I just submitted the dissertation component of UCL’s MSc Economic Policy course. I researched how the existence of Too Big To Jail banks changes the microeconomics of financial crime prosecution. By modeling prosecutorial discretion in charging corporations versus their mangers, the dissertation showed that unless managers face a credible threat of incarceration for criminal behavior, authorities will be unable to optimally deter financial criminality by and within financial institutions.
I am currently working on adapting the two microeconomic models in this dissertation into a pair of economics articles. The abstract of my full dissertation is below. Please email me at nickwerle[atgmail] if you would like a copy of my research.
By Nick Werle
In the United States’ legal system, prosecutors wield immense discretion in deciding how to resolve criminal cases. In cases of corporate crime, their ability to charge either a firm or its employees broadens this discretion substantially. Earlier papers in the economics of crime have studied how using corporate and individual liability effects deterrence, arguing that authorities can force firms to fully internalize the costs of their criminality with fines. However, the existence of large firms that are “Too Big To Fail” introduces important new constraints on prosecutorial decision-making, since the government is loathe to impose sanctions that might damage these systemically important firms. This study explores how the “Too Big To Jail” (TBTJ) problem complicates prosecutorial strategy by imposing an upper limit on credible threats of punishment for some firms. The TBTJ problem is particularly acute in cases of financial crime by and within large financial institutions, because if criminal sanctions against a large, interconnected bank produces a liquidity shortfall, it could trigger a crisis. This paper shows that if a bank is TBTJ, in the absence of a strong individual liability regime that includes a credible threat of incarceration, crime may be profitable for the firm, even if it knows it may face prosecution. Despite widespread financial crime in the wake of the global financial crisis, many important financial crime prosecutions in the USA have failed to charge individuals, and no bank employees have faced prison time. This paper offers a theoretical argument for instituting a stronger individual liability regime for financial crimes by employees of TBTJ banks by extending a common framework for modeling corporate crime control.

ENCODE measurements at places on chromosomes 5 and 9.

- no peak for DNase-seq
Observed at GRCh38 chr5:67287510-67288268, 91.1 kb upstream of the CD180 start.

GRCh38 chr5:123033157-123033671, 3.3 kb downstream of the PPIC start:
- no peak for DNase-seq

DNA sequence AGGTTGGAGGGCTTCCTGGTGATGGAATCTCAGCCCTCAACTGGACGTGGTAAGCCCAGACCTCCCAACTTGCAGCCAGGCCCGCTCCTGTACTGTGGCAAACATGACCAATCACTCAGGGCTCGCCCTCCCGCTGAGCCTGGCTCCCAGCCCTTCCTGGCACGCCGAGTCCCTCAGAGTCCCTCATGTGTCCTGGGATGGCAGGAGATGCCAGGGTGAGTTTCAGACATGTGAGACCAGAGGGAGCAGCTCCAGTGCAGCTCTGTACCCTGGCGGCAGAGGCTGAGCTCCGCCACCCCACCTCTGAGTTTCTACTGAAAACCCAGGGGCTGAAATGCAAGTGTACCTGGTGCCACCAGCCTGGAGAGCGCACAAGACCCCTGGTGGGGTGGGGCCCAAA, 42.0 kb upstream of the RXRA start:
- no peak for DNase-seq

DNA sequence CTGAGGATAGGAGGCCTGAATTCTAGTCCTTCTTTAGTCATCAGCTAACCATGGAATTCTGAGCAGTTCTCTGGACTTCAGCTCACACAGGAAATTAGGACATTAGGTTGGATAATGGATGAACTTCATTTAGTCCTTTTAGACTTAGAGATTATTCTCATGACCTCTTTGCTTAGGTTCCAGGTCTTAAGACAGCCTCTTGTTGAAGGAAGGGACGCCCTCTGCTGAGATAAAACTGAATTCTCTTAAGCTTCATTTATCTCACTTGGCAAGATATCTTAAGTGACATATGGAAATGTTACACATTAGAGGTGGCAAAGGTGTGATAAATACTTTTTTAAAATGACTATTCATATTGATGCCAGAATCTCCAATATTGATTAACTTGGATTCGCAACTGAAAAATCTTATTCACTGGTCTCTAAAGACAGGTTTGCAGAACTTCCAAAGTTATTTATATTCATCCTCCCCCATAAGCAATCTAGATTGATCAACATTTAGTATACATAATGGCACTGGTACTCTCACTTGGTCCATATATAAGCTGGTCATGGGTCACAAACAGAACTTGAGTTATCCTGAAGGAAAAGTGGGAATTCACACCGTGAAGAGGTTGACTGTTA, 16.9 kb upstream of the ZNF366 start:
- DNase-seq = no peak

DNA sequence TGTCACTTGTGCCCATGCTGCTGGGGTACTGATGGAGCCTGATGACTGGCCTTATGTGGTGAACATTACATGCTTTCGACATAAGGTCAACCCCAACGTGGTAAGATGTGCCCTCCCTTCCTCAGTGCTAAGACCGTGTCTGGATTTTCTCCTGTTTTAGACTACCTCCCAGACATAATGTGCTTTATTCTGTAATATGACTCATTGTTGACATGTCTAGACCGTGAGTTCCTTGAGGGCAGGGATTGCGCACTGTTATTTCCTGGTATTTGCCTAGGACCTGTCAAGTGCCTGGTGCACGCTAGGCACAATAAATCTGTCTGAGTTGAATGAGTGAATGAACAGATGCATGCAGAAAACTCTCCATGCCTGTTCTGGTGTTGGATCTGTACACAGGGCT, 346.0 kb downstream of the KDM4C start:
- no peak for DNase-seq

I could not have completed this dissertation without the support of the Marshall Aid Commemoration Commission and my supervisor, Dr. Cloda Jenkins.